AACTE Hosts Webinar Series on Use of Twitter in Teacher Education
Despite common caricatures of Twitter as the domain of callow teens and celebrity stalkers, it is a technology that should be taken seriously by teacher educators. Although social media has had a dramatic impact on communication in the modern world, the field of teacher preparation has been largely reluctant to add its voices to the mix. It is high time that we wake up to the role new media can play in our professional lives—and to the risks of remaining on the sidelines.
We have seen what can happen when we allow others to decide how our story is told, especially those who view our work with suspicion or even outright hostility. When U.S. Secretary of Education Arne Duncan said that “many if not most of the nation’s 1,450 schools, colleges, and departments of education are doing a mediocre job of preparing teachers for the realities of the 21st-century classroom,” for example, that message won broad circulation, including in social media. Today, the secretary’s and the U.S. Department of Education’s Twitter accounts reach more than 500,000 individuals. By comparison, AACTE’s Twitter account has approximately 5,600 followers.
Clearly, A story about teacher education is being told, but it is neither THE story nor OUR story. Until teacher preparation programs take hold of the narrative, we risk allowing the negative messages to dominate: failing schools, poor teaching, and low-quality teacher preparation. We know this is not the entire story, but it is incumbent upon us to send that message and set the record straight—at the local as well as the national level.
Twitter provides an efficient, effective, and robust platform to accomplish this goal. While colleges and universities can use a variety of social networks to help market and promote the work they do, it is the timeliness and reach of Twitter that makes it effective in engaging and promoting current and relevant topics. Twitter is likely to play an important role in how messages are communicated and narratives are shaped for years to come.
Twitter can be used by teacher educators to connect candidates and graduates to current research on best practices. It allows programs to highlight innovative initiatives, partnerships, and accomplishments. Twitter can be used to help to maintain contact with alumni and families. It can also serve as a way to keep connected to PK-12 educators, many of whom use Twitter for professional purposes. On the policy front, faculty and administrators can engage in political debate as well as model and teach candidates how to be informed and advocate for themselves and their profession.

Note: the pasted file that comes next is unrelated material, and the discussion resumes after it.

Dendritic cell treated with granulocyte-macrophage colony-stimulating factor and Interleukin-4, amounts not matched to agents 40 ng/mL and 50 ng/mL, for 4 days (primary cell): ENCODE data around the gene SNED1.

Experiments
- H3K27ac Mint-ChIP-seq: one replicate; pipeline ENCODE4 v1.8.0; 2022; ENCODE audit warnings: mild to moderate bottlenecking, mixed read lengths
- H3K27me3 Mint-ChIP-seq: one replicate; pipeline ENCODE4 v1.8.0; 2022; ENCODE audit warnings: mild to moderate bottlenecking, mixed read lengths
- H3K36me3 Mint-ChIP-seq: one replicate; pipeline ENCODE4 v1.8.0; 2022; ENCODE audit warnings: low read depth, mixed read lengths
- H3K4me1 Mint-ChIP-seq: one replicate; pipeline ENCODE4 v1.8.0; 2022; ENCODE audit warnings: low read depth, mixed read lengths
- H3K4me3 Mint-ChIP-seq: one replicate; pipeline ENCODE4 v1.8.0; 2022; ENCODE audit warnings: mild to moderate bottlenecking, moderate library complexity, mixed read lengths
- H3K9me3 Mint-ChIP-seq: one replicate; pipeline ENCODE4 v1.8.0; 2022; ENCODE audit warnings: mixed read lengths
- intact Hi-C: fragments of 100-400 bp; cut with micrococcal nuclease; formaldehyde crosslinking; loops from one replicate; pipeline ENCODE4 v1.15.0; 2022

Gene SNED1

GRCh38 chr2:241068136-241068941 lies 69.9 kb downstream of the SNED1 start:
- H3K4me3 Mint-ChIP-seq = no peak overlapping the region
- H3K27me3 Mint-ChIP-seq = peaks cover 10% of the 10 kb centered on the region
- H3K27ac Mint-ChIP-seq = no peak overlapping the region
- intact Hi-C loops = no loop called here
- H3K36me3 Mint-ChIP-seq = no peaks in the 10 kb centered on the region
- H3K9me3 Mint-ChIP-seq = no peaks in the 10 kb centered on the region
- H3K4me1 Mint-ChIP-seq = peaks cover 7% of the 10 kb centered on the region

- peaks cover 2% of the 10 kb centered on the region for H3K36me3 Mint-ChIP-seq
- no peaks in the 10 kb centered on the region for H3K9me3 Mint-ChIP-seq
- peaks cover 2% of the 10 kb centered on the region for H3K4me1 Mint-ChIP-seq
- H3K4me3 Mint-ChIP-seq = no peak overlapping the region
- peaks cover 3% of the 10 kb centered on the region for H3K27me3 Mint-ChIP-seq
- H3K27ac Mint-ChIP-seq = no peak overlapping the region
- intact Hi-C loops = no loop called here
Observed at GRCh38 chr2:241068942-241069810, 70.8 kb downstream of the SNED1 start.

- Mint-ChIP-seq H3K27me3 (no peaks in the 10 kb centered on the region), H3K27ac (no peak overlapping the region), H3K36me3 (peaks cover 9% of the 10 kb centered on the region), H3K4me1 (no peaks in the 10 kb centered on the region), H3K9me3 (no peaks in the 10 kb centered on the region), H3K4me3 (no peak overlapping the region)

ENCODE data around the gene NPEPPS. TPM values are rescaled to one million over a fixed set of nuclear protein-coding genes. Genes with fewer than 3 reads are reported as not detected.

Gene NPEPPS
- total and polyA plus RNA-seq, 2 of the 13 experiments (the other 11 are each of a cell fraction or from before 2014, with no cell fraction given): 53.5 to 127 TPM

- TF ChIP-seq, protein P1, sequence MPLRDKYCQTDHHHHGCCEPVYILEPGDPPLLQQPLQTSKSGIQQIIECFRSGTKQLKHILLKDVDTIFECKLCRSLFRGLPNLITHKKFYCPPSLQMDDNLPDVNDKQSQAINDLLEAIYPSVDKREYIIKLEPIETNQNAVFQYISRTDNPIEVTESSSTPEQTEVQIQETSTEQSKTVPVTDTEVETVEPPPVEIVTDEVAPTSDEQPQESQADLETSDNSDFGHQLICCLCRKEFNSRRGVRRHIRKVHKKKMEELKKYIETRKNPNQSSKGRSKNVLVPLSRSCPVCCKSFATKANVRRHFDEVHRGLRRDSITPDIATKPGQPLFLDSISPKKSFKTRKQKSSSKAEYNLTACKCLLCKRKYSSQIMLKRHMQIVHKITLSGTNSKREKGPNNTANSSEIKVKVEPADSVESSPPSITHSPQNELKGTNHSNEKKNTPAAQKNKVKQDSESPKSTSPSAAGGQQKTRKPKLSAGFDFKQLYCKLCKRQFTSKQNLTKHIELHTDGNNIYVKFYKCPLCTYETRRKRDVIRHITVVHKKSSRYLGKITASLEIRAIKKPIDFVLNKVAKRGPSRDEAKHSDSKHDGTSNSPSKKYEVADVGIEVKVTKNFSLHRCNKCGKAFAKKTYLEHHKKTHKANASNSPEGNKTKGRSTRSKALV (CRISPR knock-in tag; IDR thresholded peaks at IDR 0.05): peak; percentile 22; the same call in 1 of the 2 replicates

To help facilitate teacher educators’ engagement on Twitter, we are hosting a series of AACTE webinars, which members can join live or view in a recorded archive. The first webinar, “Twitter 101 for Leaders in Educator Preparation,” occurred May 27 and included 81 participants. The webinar provided a rationale for using Twitter, an explanation of the basics of how Twitter functions, and examples of eight different uses of Twitter in teacher education. Video of the webinar and the presentation slides use are available here.
The two remaining webinars are scheduled as follows (details to come!):
- How to Use Twitter With Teacher Candidates — Tuesday, September 29, 1:00 p.m. EDT
- Educator Preparation Programs Taking Twitter to the Next Level — Thursday, November 5, 1:00 p.m. EST
Assistant Professor of Education, Elon University
Assistant Professor of Education and Director of the Teaching Fellows Program, Elon University
Assistant Dean for Professional Education and Accreditation, North Carolina State University